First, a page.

Perceptions, Resources Challenge Implementation of UN Security Council Resolution 1540 ahead of April Renewal,” March 1, 2011, Although all points are valid, the last point in particular is salient so that the inevitable changes in UN country delegations don’t disrupt longer term plans for progress in implementation of the resolution. 119 Igor Khripunov and Carlton Stoiber, eds., “Nuclear Security and Nuclear Counterterrorism: Streamlining and Updating the Legal Framework” (Athens, Ga.: Center for International Trade and Security, University of Georgia, 2010), For good overviews of agreements and mechanisms affecting nuclear security, see this document and also Elizabeth Turpen, “Policy Analysis Brief: Global Lockdown: Moving the Needle on Nuclear Security,” The Stanley Foundation, October 2010, 120 United Nations 1540 Committee, “The 1540 Matrix Template,” 121 Stanley Foundation, “Policy Memo: Perceptions, Resources Challenge Implementation of UN Security Council Resolution 1540 ahead of April Renewal.”


calls for “improving” the matrix. 122 The Additional Protocol and the Amendment are two necessary additions. Other groups and organizations have also proposed sets of indicators of compliance with UNSCR 1540 and other agreements. 123 IMPROVING STANDARDS The 1540 matrix is only one incentive toward the formation of standards of nuclear material protections. Industry standards develop when groups—such as insurers or investors and even operating entities—perceive a benefit from reducing risks through use of standards. Typically in control regimes, the sharing of “best practices” advances to informal standards and then to formally adopted standards. Those standards typically advance from self-reporting of compliance to the other extreme of independent certification of compliance with formally adopted standards. Oversight of self-reporting regimes is provided through “whistleblower” protections and through nongovernmental organization and/or media investigations. At the other extreme, standards certification, organizations seek certification to accrue benefits such as reduced insurance rates and better investor ratings. Licensing is a further form of standards requirements that may even be required to allow operation. The 1986 Chernobyl explosion sparked the need for standard setting in the nuclear world, but it still took three years to establish the World Association of Nuclear Operators (WANO) to share operating information and best practices for safety in the civil arena. WANO focuses mainly on safety and less on security. To focus on security of civilian nuclear facilities, former Senator Sam Nunn, co-chair of the Nuclear Threat Initiative, recently helped found the World Institute of Nuclear Security (WINS), a partnership of government and industry professionals patterned on WANO. He noted, “The world cannot afford what I call a security Chernobyl.”124 In WANO, members engage in technical exchanges and share lessons learned from operating events. WANO facilitates voluntary peer reviews (including at nuclear fabrication and processing facilities), emphasizes the individual and collective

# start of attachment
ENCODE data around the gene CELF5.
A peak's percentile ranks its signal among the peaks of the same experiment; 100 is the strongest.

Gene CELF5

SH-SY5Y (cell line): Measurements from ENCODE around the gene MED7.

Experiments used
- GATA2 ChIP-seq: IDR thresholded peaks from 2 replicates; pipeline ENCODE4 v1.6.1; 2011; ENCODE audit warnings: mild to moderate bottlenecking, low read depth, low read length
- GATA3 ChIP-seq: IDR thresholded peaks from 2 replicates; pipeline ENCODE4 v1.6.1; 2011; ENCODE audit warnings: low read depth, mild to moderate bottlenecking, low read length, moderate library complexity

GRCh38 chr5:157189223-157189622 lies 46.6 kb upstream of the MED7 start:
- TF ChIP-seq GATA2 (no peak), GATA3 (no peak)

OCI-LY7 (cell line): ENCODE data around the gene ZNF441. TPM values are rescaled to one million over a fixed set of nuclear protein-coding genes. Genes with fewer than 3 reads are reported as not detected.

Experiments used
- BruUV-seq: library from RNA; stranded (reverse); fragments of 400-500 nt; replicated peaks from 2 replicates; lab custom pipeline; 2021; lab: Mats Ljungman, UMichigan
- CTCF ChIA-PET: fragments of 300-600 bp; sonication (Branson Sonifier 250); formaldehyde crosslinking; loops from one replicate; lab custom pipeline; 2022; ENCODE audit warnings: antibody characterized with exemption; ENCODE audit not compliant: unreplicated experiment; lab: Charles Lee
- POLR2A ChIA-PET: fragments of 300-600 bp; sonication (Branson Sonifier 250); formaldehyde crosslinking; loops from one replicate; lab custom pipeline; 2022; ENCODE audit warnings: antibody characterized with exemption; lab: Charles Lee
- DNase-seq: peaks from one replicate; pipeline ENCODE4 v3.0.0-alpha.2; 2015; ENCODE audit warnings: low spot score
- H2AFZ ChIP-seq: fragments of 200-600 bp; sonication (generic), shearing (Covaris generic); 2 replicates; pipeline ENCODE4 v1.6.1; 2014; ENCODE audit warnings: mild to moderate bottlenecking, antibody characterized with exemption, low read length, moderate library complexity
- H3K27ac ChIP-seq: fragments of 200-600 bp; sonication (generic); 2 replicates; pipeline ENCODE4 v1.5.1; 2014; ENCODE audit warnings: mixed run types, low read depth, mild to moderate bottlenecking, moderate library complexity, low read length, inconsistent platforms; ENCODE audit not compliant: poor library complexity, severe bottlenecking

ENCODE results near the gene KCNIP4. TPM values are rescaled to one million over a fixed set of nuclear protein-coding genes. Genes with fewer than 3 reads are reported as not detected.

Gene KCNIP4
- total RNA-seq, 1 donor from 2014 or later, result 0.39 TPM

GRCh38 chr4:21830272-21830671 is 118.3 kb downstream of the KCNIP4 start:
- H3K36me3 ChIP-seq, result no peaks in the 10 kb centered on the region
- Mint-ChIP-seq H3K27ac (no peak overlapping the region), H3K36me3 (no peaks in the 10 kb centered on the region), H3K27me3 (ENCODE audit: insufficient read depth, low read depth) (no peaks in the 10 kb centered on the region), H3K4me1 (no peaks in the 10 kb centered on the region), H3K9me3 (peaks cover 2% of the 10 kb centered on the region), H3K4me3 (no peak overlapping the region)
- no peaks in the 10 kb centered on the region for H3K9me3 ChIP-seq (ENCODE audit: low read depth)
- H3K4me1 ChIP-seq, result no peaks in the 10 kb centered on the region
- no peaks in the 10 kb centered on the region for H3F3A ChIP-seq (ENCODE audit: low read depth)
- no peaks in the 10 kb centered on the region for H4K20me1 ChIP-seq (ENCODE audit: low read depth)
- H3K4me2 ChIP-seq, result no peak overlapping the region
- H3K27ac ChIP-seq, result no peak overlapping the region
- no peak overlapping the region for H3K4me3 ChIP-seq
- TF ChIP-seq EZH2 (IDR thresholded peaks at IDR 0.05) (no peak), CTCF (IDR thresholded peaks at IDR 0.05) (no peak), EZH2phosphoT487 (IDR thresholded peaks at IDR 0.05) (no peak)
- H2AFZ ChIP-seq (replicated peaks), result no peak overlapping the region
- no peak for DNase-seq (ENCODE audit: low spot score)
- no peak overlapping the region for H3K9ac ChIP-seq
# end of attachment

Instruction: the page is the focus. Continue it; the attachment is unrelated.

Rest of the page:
“Letter dated 26 February 2010 from the Chairman of the Security Council Committee Established Pursuant to Resolution 1540 (2004) Addressed to the President of the Security Council,” March 2, 2010, An improved matrix, however, could become an overly simplified one. 123 See, for example, Allen S. Weiner, Chaim Braun, Michael May, and Roger Speed, “Enhancing Implementation of U.N. Security Council Resolution 1540” (Stanford, Calif.: Center for International Security and Cooperation, Stanford University, September 2007), 124 William J. Broad, “New Security Organization Will Try to Prevent Nuclear Theft,” New York Times, September 29, 2008.


responsibility of members to plant safety, presents awards for excellence and publishes collective safety performance reports. 125 Although plant operators have an interest in avoiding an accident, not all are equally accepting of their responsibilities. 126 Nonetheless, all commercial nuclear power plants have now received WANO reviews. 127 WINS has made great strides since its inception in late 2008. It has held workshops and issued guidance on best practices. Its work complements that of the Institute of Nuclear Materials Management (INMM), which contributed to WINS’ establishment. In the commercial arena, some security standards do exist. Professional organizations like the Institute of Electrical and Electronics Engineers (IEEE) have promulgated standards as has the American National Standards Institute (ANSI). 128 Indeed security standards in the private sector are sure to continue to evolve as investors look to better assess all their risks. But in the noncommercial area, among government-owned enterprises, the press for standards can only come about if threats and resulting risks are perceived as being sufficiently high to spur some standardization—even if modified based on threat. Governments are starting to recognize that they have a vested interest in good security, as groups such as WINS, the IAEA, and the North Atlantic Treaty Organization are looking at standardization of all nuclear security practices. 129 The IAEA does provide Integrated Nuclear Security Plans for states that want assistance in improving nuclear security, and as of 2008 it has been working with 44 states on implementation. 130 The United States, working with Russia and other countries, has also undertaken an effort to establish comprehensive “model guidelines for nuclear detection architectures” that